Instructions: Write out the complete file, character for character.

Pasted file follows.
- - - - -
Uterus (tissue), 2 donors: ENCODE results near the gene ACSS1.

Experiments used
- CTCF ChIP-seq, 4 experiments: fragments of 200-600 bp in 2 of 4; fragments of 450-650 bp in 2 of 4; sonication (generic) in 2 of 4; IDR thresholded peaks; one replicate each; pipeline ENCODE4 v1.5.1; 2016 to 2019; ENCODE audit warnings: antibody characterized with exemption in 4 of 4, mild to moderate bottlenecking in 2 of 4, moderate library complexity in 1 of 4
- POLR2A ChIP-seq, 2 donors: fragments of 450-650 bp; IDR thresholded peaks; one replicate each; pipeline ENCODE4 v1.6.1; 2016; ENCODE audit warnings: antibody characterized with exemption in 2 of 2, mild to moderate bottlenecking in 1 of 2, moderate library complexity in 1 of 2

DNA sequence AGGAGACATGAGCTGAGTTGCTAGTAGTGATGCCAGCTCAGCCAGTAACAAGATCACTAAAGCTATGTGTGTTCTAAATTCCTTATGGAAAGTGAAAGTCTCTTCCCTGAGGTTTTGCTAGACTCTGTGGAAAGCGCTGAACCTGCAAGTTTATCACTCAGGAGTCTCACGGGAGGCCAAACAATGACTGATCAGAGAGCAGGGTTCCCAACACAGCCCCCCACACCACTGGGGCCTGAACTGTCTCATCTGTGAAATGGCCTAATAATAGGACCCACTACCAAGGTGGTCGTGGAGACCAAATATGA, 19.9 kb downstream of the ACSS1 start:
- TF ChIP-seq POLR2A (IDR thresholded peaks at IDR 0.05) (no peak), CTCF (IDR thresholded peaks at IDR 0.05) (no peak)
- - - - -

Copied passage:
Uterus (tissue), 2 donors: ENCODE results near the gene ACSS1.

Experiments used
- CTCF ChIP-seq, 4 experiments: fragments of 200-600 bp in 2 of 4; fragments of 450-650 bp in 2 of 4; sonication (generic) in 2 of 4; IDR thresholded peaks; one replicate each; pipeline ENCODE4 v1.5.1; 2016 to 2019; ENCODE audit warnings: antibody characterized with exemption in 4 of 4, mild to moderate bottlenecking in 2 of 4, moderate library complexity in 1 of 4
- POLR2A ChIP-seq, 2 donors: fragments of 450-650 bp; IDR thresholded peaks; one replicate each; pipeline ENCODE4 v1.6.1; 2016; ENCODE audit warnings: antibody characterized with exemption in 2 of 2, mild to moderate bottlenecking in 1 of 2, moderate library complexity in 1 of 2

DNA sequence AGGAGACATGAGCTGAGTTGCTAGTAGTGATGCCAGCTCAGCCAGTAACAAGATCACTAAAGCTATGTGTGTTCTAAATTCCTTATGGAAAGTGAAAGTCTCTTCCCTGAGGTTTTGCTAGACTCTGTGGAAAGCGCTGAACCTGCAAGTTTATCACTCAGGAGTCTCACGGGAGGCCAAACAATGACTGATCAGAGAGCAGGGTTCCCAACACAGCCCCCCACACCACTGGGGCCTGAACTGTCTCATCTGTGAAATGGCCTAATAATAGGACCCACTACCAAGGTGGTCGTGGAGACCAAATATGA, 19.9 kb downstream of the ACSS1 start:
- TF ChIP-seq POLR2A (IDR thresholded peaks at IDR 0.05) (no peak), CTCF (IDR thresholded peaks at IDR 0.05) (no peak)